A unit of Delek Group Ltd. is seeking alternative means of financing to complete its $2 billion acquisition of some of Chevron Corp.’s North Sea oil and gas assets after initial funding arrangements hit stumbling blocks, according to people familiar with the matter.
Ithaca Energy Ltd., the UK arm of Israeli explorer Delek, has asked commodity-trading houses to help it fund the deal, the people said, asking not to be named because the matter is private. It has already secured a $100 million investment from Trafigura Group Ltd., which also gives the trader the right to market some of its oil and gas, and is in talks for more funds, the people said.
Ithaca is counting on the purchase, agreed on in May and expected to close this quarter, to boost its output before a possible initial public offering. The company is focused on the North Sea, where large producers such as Chevron are increasingly shedding mature assets so they can redeploy capital elsewhere.
“Delek is scheduled to close the Chevron deal on time in accordance with the original timetables,” the company said in a statement. “The group and Ithaca are currently continuing to negotiate with several leading marketing and trading companies and Ithaca is expected to sign a binding trade and marketing agreement in the next coming days.”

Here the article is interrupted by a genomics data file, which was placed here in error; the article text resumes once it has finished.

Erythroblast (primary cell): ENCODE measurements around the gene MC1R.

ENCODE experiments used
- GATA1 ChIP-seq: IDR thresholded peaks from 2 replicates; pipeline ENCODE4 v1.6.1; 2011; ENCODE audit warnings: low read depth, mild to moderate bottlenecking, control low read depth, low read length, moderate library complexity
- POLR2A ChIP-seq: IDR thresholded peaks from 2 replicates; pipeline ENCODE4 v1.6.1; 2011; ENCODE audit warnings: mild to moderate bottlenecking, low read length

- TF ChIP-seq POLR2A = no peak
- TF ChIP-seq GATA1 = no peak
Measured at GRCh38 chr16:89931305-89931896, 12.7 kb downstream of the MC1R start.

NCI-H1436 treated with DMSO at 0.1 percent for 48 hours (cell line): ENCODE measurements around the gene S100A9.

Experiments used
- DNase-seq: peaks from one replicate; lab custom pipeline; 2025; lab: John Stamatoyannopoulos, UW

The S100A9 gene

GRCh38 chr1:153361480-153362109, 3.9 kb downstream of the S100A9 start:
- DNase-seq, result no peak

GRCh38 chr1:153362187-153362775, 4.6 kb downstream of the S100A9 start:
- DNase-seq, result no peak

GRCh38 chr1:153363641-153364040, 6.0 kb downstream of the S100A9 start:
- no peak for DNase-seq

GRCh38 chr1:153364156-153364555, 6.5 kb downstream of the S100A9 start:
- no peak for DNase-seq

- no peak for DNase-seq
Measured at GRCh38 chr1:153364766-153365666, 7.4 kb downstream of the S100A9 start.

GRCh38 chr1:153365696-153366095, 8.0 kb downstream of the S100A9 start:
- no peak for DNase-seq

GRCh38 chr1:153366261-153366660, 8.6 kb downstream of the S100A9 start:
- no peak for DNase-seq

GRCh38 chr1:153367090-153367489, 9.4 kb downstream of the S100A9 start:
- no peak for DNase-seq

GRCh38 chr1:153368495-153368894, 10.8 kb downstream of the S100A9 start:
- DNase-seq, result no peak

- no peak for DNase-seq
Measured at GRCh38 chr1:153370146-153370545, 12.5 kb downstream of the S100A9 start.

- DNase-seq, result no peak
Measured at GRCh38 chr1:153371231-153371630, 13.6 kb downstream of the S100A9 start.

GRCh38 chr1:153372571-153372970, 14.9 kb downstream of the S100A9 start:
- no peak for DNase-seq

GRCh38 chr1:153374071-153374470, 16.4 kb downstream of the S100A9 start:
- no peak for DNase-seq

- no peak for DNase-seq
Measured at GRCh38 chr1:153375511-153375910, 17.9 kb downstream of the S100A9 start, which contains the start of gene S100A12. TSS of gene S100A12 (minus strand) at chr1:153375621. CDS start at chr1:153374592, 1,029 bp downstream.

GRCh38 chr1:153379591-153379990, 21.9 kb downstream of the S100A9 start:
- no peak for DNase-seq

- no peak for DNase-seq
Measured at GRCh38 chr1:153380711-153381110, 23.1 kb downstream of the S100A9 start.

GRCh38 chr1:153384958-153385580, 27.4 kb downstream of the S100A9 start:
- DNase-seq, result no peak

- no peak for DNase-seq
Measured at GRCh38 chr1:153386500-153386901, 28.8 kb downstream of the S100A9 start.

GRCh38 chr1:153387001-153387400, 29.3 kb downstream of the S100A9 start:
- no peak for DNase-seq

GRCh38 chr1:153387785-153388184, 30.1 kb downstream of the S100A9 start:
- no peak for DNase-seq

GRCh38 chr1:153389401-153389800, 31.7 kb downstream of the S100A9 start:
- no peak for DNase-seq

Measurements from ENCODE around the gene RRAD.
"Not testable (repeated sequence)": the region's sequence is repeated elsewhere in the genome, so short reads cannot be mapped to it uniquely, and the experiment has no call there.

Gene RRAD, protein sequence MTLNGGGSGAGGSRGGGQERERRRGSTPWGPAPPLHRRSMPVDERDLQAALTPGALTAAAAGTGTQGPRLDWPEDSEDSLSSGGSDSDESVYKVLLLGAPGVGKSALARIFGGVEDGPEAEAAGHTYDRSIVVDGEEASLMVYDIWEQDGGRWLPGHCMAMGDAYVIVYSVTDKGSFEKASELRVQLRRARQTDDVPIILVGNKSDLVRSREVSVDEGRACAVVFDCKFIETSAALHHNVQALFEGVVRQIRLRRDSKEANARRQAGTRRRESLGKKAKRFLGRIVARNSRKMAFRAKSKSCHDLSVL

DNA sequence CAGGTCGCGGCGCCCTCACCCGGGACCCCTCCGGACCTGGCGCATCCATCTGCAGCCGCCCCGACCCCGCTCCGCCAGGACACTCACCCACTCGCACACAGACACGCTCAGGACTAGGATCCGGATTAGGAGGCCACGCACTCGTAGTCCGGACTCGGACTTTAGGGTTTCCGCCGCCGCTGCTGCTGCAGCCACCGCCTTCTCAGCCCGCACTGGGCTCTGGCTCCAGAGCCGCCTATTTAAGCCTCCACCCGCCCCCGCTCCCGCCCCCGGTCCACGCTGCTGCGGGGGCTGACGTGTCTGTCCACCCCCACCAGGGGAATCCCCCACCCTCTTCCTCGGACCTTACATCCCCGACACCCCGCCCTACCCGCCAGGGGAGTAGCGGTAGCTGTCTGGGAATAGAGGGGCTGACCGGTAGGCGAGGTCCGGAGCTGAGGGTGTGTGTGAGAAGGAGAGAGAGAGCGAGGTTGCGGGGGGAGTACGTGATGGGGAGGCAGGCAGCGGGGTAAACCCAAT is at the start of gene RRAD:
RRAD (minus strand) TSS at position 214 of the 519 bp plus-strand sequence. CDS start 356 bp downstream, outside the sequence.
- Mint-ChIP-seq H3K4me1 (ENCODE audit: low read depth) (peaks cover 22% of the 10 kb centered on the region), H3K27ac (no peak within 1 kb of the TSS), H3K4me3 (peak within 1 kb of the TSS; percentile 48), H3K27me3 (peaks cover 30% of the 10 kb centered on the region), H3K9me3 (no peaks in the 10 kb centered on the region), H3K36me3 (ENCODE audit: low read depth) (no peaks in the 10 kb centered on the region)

Chevron declined to comment.
When the sale was announced, Ithaca said it was financing the purchase with a $1.65 billion bank loan, a separate $700 million bridge loan, an equity investment by Delek and cash. JPMorgan Chase & Co. and BNP Paribas SA underwrote Ithaca’s debt financing, according to a statement. Ithaca offered $700 million of bonds in July, but only sold $500 million, according to company statements.
Last month, Ithaca secured the $100 million equity investment from Trafigura, but the oil company still doesn’t have the $2 billion to complete the Chevron purchase, the people said. It has previously received offers of funds from other traders, including Mercuria Energy Group Ltd., and may ask for more, according to the people. It could also get additional equity by turning to its parent Delek, which is awaiting a key asset sale next month to get more cash.
The Chevron fields were highly sought after when they were up for sale, with bidders including Ineos Group and Chrysaor Holdings Ltd. At the time the sale was announced, Ithaca Chief Executive Officer Les Thomas said he couldn’t “wait to get our hands on the steering wheel” of the assets. Ithaca estimated the deal would boost 2019 production 300% and result in a 150% increase in proved and probable reserves.
Additional barrels could help Ithaca attract investors to an initial public offering. Delek said in May that it planned to issue shares of Ithaca in London. Last month, Delek said Ithaca may be worth $2.5 billion.